Brave as it is, Lam’s decision to go public is fraught with enormous peril. Openly defying the Communist Party invites harassment and even physical assault by hired thugs or secret operatives – just ask Next Media’s Jimmy Lai or Ming Pao’s Kevin Lau. Surely enough, Lam has now become a fugitive in his own city. While traveling to China to visit his girlfriend is clearly out of the question, he has to look over his shoulder – whether at home or in countries like Thailand – for assailants and kidnappers.
Then there is the psychological warfare to wrestle with. Since the press conference on Thursday, local news media like Sing Tao Daily and HK01 have already published a slew of damning stories attacking his credibility. Three other previously kidnapped booksellers, including Lee Bo, have gone on record to discredit his testimony. To avoid reprisals in the Mainland, Lam’s girlfriend in Shenzhen has called him a selfish lover and a con man. Every trick in the communist playbook, from character assassination to actual death threats, will be hurled at Lam in the coming weeks and months. It will take a heart of flint and nerves of steel to endure it all.
Lam’s courage in coming forward when so many others have stayed silent is not lost on his fellow Hong Kongers. Thousands braved the summer heat in a march this weekend to show their solidarity. Even the ever-cynical localist groups, who normally have a bone to pick with just about anyone, have been relatively muted (instead, they ridiculed citizens for attending a “feel-good” rally and berated the pan-dems for turning it into another fundraising event). For a few days, it seems, Hong Kong people have set aside their differences and united to commend Lam’s heroism.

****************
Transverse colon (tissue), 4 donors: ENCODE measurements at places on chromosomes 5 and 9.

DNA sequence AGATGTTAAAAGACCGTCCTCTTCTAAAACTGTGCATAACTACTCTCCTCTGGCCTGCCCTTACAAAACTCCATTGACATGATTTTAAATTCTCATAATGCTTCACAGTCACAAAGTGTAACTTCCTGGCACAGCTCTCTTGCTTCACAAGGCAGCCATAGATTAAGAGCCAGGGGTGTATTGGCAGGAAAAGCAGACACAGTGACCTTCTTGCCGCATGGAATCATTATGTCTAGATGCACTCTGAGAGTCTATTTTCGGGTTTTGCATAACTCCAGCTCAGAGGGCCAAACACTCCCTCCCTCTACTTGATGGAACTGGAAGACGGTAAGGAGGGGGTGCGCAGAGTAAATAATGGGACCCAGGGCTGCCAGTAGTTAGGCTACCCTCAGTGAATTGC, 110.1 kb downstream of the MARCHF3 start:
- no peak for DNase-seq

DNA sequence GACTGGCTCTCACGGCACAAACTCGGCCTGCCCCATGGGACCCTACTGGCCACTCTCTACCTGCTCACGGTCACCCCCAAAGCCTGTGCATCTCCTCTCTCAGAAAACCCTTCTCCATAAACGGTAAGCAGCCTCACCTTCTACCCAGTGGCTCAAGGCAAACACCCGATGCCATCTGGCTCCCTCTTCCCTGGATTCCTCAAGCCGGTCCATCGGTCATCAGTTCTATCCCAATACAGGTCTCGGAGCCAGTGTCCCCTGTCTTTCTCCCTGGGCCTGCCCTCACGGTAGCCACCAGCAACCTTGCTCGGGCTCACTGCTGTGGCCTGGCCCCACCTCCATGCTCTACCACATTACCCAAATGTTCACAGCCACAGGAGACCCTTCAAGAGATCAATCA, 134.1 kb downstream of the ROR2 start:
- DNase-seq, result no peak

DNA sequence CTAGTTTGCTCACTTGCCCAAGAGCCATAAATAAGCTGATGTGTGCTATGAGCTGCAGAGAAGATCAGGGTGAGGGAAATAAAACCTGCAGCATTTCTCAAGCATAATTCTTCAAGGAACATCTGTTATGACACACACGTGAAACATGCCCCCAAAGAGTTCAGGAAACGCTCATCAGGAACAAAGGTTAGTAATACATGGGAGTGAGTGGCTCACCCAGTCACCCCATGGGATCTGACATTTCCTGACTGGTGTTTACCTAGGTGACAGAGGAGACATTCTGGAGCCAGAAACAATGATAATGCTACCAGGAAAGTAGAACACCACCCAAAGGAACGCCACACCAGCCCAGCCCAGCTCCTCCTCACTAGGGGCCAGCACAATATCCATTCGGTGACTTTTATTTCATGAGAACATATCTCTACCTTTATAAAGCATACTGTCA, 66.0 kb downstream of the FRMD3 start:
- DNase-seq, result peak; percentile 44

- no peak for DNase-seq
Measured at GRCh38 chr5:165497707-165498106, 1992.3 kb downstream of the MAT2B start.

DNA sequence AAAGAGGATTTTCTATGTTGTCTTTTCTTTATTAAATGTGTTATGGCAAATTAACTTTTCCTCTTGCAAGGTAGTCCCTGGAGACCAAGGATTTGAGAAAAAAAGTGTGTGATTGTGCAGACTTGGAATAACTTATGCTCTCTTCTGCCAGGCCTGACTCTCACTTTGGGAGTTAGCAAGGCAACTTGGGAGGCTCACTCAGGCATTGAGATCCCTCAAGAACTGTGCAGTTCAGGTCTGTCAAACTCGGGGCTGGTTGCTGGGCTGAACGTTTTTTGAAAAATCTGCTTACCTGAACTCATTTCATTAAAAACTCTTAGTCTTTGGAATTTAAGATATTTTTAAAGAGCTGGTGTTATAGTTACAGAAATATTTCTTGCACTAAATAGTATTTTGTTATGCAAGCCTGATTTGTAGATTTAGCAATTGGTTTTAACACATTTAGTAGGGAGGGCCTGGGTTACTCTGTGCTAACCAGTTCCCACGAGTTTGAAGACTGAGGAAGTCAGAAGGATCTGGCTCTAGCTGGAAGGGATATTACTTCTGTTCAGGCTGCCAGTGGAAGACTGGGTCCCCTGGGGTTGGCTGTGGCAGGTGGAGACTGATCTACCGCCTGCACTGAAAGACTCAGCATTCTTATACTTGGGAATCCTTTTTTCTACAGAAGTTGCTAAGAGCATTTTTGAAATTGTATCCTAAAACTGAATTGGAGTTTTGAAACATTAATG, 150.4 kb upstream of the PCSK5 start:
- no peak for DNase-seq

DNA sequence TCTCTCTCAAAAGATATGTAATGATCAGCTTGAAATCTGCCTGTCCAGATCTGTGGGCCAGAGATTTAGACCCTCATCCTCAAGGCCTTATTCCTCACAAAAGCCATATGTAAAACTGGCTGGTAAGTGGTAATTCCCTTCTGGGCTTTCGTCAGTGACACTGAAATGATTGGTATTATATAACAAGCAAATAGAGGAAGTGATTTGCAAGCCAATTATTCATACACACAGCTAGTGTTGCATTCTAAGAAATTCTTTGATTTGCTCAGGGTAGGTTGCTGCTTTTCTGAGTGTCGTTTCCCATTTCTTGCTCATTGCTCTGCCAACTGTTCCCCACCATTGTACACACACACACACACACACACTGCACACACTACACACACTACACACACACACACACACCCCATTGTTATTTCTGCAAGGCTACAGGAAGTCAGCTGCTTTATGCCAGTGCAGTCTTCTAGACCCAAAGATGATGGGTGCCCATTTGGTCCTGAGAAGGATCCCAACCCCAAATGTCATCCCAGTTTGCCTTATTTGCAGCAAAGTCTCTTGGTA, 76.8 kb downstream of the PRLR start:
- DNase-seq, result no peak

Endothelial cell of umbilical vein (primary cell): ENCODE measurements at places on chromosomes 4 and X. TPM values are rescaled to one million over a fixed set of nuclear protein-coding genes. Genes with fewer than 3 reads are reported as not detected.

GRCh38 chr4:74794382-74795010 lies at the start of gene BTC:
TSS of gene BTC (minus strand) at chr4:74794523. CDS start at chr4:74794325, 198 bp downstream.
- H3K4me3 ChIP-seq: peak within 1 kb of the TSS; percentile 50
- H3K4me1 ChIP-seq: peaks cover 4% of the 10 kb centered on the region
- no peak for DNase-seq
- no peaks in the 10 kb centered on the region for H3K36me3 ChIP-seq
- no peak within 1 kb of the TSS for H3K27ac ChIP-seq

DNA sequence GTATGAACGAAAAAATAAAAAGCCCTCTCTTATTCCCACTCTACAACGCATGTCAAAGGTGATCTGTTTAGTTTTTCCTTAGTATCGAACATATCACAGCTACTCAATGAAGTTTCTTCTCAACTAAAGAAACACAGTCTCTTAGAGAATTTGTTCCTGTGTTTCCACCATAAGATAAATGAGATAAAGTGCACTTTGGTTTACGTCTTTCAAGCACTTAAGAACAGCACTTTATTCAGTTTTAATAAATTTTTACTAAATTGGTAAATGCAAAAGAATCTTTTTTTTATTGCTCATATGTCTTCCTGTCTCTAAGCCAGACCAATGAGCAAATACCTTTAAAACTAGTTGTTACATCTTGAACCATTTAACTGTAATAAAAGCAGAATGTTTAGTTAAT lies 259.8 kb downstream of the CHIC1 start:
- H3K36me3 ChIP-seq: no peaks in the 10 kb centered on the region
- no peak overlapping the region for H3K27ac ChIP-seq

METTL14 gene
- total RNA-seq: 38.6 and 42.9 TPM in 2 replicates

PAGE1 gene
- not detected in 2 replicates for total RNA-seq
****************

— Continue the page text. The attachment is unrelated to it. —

What’s more, the Democratic Party – the bane of voters since then-chairman Albert Ho’s Faustian handshake with the Liaison Office sealed the fate of the 2010 electoral reform – appears to have found redemption. In his most desperate hour, Lam sought the help of neither Long Hair nor Joshua Wong. Instead, he went straight to Ho and clung to him like an exhausted child at the press conference.
In so doing, he reaffirmed Ho’s status as the elder statesman within the pro-democracy camp. If the Legco election were to be held this week, the Democratic Party would have easily turned those brownie points into votes. It is a pity that election day is still 11 weeks away and by then much of that aura will probably have dissipated.
The incident of the missing booksellers has been a game-changer for Hong Kong’s relations with the mainland. It has triggered not only widespread anxiety but also a new wave of mass emigrations. Equally significant, Lam’s revelations have exposed the Communist Party’s blatant lies and dirty tricks.
Half a century after the Cultural Revolution and nearly 20 years into the handover, little seems to have changed in the communist leadership’s strategy or mindset. This past week has made clear that no amount of gold or bling can mask the party’s stench or cover up its filth. In the meantime, Hong Kongers have learned to trust no one but themselves. Lam is right: what happened to him can happen to any of us. We are all in it together.